Middlebrook, Geoffrey C. “Educational Blogging: A Forum for Developing Disciplinary and Professional Identity.” Computers and Composition Online Spring 2010. Web. 25 April 2010.

Teaching Writing Offline (With Online Support)

Even though Scott Warnock’s book Teaching Writing Online: How & Why focuses on writing classes that take place entirely over the internet and hybrid classes which are about half online and half in person, any writing teacher in the digital age can glean important advice from his book on how to update and enhance their own teaching practices. Here are some suggestions I thought I would adopt and adapt, with comments and musings about why they are significant.

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Multiple Simultaneous Drafts: Google.docs and Writing

When I started the master’s program at San Francisco State, a friend introduced me — against my will — to Google docs. Now listen, he insisted, this will make it easier to write and print out your work. I now use Google docs for almost all of my writing, including creative writing.

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“HOT Blogging”: An Article by Lisa Zawilinski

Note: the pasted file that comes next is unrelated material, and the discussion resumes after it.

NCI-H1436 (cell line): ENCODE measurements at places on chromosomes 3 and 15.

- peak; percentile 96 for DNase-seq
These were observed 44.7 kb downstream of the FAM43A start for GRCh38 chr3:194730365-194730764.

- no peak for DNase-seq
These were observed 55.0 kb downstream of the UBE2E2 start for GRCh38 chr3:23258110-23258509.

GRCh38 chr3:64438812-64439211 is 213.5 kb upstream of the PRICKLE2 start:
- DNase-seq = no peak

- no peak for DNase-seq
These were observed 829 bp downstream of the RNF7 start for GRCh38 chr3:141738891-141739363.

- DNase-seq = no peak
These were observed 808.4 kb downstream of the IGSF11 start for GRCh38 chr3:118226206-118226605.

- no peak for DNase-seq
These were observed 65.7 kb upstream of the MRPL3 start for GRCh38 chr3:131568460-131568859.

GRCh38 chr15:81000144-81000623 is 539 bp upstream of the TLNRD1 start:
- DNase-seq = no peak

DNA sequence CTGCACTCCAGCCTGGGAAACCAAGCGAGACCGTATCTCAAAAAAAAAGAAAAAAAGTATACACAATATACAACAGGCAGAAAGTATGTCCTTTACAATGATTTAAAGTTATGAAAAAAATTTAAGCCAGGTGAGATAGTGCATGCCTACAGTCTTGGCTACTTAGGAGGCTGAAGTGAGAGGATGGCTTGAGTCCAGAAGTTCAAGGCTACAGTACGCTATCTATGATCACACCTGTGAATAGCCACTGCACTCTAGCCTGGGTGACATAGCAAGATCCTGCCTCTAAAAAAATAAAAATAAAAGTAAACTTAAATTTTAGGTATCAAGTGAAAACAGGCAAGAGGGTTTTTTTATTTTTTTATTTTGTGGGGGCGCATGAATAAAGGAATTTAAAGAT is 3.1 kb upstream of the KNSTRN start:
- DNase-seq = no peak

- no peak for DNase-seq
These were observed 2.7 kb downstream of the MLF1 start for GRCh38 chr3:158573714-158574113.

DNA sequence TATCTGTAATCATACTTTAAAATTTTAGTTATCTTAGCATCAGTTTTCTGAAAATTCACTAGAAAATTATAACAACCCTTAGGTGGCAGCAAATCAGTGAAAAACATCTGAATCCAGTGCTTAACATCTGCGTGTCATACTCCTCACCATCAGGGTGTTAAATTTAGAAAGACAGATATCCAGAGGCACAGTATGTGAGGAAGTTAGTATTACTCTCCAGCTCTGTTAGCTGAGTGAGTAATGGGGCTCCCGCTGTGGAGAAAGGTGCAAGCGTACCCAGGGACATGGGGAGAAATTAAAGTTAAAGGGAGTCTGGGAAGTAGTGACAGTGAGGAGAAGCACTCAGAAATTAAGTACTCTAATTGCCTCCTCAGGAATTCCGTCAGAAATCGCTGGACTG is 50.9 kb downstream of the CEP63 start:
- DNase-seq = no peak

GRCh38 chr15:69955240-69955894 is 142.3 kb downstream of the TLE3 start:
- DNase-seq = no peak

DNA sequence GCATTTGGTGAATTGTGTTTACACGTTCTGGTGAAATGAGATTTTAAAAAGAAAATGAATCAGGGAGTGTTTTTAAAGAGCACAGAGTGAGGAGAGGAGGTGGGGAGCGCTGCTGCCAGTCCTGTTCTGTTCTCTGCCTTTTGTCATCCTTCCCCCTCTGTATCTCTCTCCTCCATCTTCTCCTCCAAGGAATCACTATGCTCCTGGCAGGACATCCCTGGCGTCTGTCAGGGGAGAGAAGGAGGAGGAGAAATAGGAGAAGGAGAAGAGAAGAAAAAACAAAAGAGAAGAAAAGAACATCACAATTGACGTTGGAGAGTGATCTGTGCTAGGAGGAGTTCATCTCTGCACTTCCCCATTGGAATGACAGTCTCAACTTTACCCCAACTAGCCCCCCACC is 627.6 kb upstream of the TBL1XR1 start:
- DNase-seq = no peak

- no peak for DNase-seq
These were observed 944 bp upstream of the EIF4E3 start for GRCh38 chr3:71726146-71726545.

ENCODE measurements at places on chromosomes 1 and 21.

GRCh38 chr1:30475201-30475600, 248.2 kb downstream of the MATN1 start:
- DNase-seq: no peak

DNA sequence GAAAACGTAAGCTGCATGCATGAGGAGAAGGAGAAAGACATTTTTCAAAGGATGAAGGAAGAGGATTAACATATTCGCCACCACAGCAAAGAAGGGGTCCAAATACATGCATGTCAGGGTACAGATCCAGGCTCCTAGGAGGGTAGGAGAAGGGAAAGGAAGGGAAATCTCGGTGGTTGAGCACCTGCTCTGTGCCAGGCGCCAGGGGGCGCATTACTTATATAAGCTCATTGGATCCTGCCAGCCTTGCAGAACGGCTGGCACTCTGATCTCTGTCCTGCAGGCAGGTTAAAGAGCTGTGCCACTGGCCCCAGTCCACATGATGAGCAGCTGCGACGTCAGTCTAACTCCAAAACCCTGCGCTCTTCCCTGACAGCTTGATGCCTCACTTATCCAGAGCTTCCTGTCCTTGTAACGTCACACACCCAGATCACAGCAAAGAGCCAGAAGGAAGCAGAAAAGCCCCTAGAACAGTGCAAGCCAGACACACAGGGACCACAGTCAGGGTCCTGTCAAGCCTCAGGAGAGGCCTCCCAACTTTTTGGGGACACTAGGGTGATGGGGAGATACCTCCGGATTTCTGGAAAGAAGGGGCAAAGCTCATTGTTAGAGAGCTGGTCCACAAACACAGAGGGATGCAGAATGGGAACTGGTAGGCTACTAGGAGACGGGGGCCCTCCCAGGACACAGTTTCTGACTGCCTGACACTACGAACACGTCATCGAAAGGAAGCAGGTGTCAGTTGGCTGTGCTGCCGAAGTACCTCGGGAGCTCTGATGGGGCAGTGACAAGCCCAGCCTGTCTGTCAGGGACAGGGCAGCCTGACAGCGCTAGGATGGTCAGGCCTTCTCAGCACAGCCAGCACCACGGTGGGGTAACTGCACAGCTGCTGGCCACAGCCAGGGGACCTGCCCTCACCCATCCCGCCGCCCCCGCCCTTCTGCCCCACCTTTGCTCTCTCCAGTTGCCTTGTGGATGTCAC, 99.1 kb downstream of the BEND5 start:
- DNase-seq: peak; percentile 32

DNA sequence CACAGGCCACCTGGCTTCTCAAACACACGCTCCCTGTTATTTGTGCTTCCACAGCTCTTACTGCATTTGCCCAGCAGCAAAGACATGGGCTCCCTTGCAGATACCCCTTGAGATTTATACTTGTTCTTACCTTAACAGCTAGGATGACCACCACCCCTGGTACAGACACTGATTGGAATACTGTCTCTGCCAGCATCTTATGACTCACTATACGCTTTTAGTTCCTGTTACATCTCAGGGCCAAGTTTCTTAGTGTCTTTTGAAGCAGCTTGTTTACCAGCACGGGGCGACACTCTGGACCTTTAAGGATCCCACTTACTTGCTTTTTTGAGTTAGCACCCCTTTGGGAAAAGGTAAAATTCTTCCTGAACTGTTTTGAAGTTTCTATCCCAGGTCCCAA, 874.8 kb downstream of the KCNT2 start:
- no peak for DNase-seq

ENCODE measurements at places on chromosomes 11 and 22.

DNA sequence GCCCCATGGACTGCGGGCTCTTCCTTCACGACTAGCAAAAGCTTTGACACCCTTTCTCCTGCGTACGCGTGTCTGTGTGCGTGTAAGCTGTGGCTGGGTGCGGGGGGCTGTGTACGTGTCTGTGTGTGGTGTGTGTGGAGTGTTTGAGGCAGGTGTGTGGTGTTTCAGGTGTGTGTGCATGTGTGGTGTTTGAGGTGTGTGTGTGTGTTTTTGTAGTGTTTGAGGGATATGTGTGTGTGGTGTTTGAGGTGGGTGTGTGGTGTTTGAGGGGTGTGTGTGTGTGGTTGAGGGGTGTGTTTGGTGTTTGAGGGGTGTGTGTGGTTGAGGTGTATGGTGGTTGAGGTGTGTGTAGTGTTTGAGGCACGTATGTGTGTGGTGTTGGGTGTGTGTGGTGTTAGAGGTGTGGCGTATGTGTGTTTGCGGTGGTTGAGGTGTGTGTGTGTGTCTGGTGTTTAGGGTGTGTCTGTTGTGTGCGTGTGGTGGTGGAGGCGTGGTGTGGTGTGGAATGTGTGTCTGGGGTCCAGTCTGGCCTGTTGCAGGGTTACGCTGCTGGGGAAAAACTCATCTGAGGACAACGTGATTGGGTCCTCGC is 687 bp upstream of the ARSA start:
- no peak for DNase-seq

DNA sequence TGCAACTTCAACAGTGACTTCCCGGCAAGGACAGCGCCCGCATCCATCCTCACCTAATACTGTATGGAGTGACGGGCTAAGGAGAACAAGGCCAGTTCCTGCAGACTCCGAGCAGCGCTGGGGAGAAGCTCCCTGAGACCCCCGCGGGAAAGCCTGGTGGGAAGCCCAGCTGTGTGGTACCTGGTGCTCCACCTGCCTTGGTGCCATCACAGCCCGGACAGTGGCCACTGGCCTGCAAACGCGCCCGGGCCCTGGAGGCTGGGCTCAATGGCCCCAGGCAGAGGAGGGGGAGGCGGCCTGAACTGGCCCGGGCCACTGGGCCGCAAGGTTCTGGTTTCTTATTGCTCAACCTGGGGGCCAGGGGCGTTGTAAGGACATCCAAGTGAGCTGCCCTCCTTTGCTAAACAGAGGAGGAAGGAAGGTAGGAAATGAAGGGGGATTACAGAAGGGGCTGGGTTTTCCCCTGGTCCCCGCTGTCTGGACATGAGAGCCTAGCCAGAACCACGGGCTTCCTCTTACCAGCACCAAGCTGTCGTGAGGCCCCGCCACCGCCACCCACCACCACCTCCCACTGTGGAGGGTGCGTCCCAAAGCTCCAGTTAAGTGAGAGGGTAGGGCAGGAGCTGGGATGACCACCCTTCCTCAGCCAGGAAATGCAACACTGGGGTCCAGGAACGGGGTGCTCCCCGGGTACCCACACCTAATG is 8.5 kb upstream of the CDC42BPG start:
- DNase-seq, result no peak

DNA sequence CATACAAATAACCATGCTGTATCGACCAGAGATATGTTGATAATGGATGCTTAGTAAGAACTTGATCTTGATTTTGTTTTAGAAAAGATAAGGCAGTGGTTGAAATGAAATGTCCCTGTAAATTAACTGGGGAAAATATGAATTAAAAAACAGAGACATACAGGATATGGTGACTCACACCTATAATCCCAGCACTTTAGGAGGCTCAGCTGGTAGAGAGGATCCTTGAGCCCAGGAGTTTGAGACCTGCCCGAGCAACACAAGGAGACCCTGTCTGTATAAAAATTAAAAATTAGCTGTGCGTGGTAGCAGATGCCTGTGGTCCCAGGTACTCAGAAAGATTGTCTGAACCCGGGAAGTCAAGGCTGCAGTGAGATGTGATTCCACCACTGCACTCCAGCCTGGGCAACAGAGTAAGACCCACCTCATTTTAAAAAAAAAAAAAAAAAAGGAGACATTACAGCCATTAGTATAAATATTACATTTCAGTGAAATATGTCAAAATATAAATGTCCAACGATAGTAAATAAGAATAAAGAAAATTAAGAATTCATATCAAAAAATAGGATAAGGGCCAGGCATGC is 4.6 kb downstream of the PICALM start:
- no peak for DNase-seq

Zawilinski’s article “HOT Blogging: A Framework for Blogging to Promote Higher Order Thinking” gives an excellent overview of the potential benefits of blogs in the classroom for teaching Higher Order Thinking (HOT). She claims that the Internet is this generation’s defining technology for literacy and that this population is both self-guided and in need of guidance.

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Consider Your Audience

Recently a professor told me to consider my audience. She said that my style was far too informal for a grad paper. I needed to consider what writing was appropriate for academic discourse. Academic discourse? Who did she think I was writing to? She was my only reader. I felt, then, that I could play around a bit with the essay form, experiment a little. I even included a couple of allusions that only she would understand. It did not work. She wanted me, I realized, to speak into an imaginary space where scholars speak, not to each other, but into an imaginary library.

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New Literacies: What are They and What Does This Mean for Writing?

What are new literacies? How do new literacies differ from old ones? How does this affect how we write and how we teach writing? To address these questions, I will look at three articles: “‘New’ Literacies: Research and Social Practice” by Colin Lankshear and Michele Knobel, “Sampling ‘the New’ in New Literacies” by the same authors and “Looking from the Inside Out: Academic Blogging as New Literacy” by Julia Davies and Guy Merchan from the New Literacies Sampler.